Eddy Jeff ($4), driven by Ed Lohmeyer Jr., scored his seventh consecutive pacing triumph, winning by 3½ lengths over Sharp Frenchy in the $110,000 New York Sires Stakes for 2-year-old colts and geldings at Yonkers Raceway.
HOCKEY—In an NHL debut for both teams, the ATLANTA Flames defeated the New York Islanders 3-2 on a pair of goals by Ray Comeau and Bob Leiter within 1:05 of the third period. BUFFALO handed the Flames their first loss the next night 5-3 as Gil Perreault, who quit Team Canada in Moscow to come home and get in shape, got an assist and a goal in the final period. MONTREAL Goalie Ken Dryden, himself a hero of Team Canada's series victory over the Soviet Union, went right out and turned aside 33 Minnesota shots in a 3-0 shutout. DETROIT hit the New York Rangers with four goals in the first period and coasted to a 5-3 win. Third-period goals by Ken Schinkel and Al McDonough lifted PITTSBURGH to a 4-2 victory over Los Angeles, but the Kings bounced back to defeat Boston 4-2. ST. LOUIS blew a 3-1 lead and needed Jack Egers' second goal of the game to salvage a 4-4 tie with PHILADELPHIA. Playing with six rookies in the lineup and its new coach, Vic Stasiuk, on the bench, VANCOUVER edged California 3-2. CHICAGO handed the Rangers a second defeat 5-1.
HORSE RACING—SAN SAN, a 19-to-1 shot ridden by Jockey Freddy Head, won the $448,000 Prix de l'Arc de Triomphe in Paris by 1½ lengths over Rescousse and Homeric, as favored Hard to Beat and Roberto finished far back (page 108).
La Prevoyante ($2.60), ridden by John LeBlanc, clinched the 2-year-old-filly championship with her 10th straight victory, by two lengths in the $114,100 Frizette Stakes at Belmont Park.
Fame And Power ($10.60), with Tony Rini aboard, coasted to a four-length victory over Gun Tune in the $79,975 Illinois Derby at Sportsman's Park in Chicago.
MOTOR SPORTS—JACKIE STEWART of Scotland led all the way from the pole position to win the U.S. Grand Prix in Watkins Glen, N.Y., the last race in the circuit's 12-race series. Stewart's victory over Fran√ßois Cevert of France and Denis Hulme of New Zealand gave him second place behind Emerson Fittipaldi of Brazil in the world drivers' championship (page 32).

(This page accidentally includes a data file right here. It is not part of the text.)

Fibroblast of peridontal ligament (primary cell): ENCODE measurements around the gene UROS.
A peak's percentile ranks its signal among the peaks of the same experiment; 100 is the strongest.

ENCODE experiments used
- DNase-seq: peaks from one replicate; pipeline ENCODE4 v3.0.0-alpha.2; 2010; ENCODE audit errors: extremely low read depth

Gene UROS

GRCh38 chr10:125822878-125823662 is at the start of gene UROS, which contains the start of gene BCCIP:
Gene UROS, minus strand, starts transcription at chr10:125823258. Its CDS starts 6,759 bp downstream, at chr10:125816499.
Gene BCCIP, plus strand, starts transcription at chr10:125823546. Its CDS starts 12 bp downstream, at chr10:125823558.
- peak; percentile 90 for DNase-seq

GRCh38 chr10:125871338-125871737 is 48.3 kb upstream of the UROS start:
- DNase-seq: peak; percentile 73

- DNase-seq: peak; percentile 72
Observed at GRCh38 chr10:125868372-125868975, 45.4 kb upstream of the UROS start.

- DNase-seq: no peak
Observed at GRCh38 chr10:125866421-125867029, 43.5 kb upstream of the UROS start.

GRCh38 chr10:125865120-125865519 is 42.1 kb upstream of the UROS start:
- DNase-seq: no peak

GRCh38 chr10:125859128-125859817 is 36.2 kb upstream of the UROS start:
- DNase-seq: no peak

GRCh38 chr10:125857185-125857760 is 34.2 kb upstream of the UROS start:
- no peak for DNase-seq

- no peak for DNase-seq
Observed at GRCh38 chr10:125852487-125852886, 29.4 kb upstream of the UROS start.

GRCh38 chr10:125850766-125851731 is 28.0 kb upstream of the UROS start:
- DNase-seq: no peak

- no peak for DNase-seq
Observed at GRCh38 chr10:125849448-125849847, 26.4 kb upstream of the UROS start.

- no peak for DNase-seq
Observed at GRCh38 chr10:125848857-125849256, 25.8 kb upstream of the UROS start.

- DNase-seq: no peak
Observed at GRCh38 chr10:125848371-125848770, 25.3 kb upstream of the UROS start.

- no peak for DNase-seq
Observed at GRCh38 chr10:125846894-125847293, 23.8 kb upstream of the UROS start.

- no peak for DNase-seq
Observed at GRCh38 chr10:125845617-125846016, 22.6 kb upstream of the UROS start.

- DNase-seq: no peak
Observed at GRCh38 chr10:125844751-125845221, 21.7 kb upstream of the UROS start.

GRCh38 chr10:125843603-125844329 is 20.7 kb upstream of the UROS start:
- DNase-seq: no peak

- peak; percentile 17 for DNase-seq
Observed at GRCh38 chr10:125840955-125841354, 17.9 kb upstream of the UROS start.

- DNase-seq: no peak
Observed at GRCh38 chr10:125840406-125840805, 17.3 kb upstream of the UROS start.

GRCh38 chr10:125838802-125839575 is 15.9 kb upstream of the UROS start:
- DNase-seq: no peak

Bobby Allison, the leading NASCAR driver of the year with $218,200, won his ninth race in a Chevrolet, beating Buddy Baker's Dodge by a car length in the $123,000, 500-mile Grand National in Charlotte, N.C.
TENNIS—KEN ROSEWALL, 37, of Australia, took no special notice of countryman Fred Stolle's 34th birthday, beating him 7-5, 6-3, 6-3 in the singles final of the $33,222 Tokyo World Championship Tennis tournament.
MILEPOSTS—FIRED: As manager of the Kansas City Royals, BOB LEMON, 52. The new manager, named by Owner Ewing Kauffman, is JACK McKEON, 41, from the Kansas City farm system.
FORMED: A new women's tennis tour, the Women's International Tennis Federation, after the world's top women players failed to reach agreement with the USLTA on the structure and administration of the 1972-73 tour. Among the 22 players already committed to the new group are Billie Jean King, Margaret Court, Rosemary Casals, Francoise Durr and Kerry Melville.
SIGNED: To a six-year contract with the Golden State Warriors worth $1.4 million, RICK BARRY, 28, pro basketball's traveling superstar and the only man to lead both the NBA and ABA in scoring. In doing so, Barry cut all future ties with the New York Nets, for whom he starred the last two years.
DESTROYED: DETERMINE, the first gray to win the Kentucky Derby (1954) and sire of Decidedly, the second gray to win it (1962).